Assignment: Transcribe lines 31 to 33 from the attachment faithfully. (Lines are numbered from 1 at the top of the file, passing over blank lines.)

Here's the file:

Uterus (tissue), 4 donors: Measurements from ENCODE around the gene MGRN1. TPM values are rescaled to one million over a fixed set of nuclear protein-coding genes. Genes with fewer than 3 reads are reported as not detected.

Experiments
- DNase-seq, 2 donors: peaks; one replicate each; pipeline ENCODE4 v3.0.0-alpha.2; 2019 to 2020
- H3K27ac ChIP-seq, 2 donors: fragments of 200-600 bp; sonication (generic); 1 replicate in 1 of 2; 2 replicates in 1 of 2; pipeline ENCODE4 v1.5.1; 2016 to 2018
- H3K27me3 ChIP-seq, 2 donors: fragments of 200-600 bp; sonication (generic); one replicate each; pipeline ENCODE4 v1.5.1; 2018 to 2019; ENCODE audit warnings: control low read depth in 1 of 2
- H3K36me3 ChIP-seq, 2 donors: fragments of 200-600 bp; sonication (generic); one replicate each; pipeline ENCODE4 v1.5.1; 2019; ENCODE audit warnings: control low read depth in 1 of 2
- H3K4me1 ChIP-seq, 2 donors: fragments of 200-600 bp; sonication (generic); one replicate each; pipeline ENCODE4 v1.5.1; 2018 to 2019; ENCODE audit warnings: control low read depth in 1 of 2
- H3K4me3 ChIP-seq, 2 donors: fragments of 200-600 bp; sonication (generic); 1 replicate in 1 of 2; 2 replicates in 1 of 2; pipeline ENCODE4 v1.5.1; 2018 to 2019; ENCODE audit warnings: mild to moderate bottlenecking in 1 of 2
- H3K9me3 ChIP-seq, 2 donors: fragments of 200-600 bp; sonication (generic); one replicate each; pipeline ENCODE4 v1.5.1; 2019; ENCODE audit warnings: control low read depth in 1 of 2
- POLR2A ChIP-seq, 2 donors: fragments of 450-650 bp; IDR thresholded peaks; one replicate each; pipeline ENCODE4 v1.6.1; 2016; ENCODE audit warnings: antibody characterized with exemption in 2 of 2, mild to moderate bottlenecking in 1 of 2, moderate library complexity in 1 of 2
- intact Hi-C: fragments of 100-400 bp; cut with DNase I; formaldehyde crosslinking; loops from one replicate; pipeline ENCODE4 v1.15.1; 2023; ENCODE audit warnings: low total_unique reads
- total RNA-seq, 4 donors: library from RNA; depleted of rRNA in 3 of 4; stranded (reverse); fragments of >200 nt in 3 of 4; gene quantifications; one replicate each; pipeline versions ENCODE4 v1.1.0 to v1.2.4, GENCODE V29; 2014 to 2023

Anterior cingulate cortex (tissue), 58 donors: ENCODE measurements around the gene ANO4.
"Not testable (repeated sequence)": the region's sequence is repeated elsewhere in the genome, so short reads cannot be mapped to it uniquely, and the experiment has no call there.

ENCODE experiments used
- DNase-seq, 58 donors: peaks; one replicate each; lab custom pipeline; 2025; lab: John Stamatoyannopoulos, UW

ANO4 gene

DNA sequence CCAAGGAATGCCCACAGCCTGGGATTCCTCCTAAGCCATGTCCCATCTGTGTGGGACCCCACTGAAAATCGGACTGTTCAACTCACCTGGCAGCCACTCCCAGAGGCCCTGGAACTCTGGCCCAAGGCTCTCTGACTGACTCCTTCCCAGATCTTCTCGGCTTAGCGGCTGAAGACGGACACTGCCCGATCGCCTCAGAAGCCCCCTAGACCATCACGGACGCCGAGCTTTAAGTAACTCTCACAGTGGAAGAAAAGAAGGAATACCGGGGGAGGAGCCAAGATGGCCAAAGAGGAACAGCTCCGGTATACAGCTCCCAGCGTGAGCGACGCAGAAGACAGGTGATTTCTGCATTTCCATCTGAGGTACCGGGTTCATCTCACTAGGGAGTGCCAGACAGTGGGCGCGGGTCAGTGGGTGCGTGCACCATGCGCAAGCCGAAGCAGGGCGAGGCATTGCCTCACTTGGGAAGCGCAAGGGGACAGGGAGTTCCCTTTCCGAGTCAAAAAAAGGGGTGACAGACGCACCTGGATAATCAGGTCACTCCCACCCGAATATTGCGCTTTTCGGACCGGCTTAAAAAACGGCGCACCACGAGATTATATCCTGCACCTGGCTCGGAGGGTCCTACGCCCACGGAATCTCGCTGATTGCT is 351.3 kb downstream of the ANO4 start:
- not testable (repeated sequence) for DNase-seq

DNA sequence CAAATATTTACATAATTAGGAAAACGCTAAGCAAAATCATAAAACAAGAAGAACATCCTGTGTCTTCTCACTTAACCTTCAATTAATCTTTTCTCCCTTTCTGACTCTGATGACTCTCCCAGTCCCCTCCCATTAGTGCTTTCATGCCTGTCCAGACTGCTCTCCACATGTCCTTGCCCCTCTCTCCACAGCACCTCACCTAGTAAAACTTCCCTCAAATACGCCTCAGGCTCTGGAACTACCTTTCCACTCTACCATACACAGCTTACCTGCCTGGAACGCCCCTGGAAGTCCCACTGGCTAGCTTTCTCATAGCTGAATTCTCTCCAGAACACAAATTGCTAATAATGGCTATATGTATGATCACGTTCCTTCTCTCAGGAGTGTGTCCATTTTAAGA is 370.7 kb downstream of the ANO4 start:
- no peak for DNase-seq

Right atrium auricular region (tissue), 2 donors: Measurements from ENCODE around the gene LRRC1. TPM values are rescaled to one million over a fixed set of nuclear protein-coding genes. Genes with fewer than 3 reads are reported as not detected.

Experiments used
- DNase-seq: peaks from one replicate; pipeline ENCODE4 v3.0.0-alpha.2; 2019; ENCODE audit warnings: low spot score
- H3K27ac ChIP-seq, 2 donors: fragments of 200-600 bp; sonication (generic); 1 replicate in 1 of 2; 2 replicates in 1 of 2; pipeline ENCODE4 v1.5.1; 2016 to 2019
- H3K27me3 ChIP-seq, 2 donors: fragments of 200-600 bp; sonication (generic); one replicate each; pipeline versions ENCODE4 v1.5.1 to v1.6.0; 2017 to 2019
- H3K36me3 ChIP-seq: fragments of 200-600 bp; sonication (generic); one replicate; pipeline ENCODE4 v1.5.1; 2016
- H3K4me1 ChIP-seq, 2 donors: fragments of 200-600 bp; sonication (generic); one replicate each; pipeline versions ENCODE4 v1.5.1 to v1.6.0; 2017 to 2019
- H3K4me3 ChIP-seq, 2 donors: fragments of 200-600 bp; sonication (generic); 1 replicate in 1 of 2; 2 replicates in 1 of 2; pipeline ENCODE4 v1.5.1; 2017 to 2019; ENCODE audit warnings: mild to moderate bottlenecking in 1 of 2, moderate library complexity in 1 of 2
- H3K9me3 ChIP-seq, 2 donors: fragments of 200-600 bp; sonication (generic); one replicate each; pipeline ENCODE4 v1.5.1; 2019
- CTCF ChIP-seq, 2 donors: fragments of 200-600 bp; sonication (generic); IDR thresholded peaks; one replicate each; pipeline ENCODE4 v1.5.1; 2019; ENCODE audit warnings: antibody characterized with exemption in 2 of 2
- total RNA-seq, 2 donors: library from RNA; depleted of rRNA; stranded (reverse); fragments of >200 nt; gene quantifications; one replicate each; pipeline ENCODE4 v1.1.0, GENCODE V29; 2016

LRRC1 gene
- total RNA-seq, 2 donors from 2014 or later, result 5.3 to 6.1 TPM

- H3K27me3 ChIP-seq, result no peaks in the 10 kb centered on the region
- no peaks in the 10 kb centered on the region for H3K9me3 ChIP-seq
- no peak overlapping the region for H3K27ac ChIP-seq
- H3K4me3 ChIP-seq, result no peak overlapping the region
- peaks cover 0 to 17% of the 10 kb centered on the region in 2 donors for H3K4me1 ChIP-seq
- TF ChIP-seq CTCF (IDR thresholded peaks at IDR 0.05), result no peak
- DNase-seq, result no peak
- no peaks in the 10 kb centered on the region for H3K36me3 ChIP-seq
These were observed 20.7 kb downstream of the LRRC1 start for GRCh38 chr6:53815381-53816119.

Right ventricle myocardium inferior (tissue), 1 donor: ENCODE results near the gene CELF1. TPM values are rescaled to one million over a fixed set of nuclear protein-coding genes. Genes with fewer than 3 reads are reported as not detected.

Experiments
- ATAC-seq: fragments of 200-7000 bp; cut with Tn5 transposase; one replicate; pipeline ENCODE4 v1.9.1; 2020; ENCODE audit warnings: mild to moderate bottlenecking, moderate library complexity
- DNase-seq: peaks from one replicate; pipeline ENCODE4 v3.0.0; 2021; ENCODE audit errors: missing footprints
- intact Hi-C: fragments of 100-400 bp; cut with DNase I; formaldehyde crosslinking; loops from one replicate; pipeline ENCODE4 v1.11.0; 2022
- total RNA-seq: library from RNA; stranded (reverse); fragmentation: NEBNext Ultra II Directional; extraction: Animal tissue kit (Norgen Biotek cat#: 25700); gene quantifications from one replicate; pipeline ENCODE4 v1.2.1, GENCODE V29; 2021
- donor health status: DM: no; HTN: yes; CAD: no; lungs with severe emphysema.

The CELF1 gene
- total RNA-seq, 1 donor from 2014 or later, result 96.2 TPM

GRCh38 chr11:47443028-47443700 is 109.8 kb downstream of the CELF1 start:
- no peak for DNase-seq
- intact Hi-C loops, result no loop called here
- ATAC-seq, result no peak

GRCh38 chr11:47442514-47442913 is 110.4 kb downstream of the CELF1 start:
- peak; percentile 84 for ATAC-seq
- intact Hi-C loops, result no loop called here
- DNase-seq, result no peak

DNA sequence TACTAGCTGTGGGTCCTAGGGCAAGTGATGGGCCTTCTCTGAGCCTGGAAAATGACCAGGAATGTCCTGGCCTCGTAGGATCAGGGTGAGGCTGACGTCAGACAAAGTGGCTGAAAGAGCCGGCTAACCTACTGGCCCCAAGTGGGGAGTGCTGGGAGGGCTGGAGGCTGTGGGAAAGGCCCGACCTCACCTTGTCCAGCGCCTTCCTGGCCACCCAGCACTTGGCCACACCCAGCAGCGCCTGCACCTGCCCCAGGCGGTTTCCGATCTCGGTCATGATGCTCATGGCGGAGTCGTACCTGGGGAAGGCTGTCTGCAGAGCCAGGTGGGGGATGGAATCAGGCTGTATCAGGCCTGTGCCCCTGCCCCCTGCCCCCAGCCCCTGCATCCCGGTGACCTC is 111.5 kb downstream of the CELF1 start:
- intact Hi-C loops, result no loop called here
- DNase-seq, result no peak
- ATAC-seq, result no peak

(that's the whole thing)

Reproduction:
- CTCF ChIP-seq, 2 donors: fragments of 200-600 bp; sonication (generic); IDR thresholded peaks; one replicate each; pipeline ENCODE4 v1.5.1; 2019; ENCODE audit warnings: antibody characterized with exemption in 2 of 2
- total RNA-seq, 2 donors: library from RNA; depleted of rRNA; stranded (reverse); fragments of >200 nt; gene quantifications; one replicate each; pipeline ENCODE4 v1.1.0, GENCODE V29; 2016

LRRC1 gene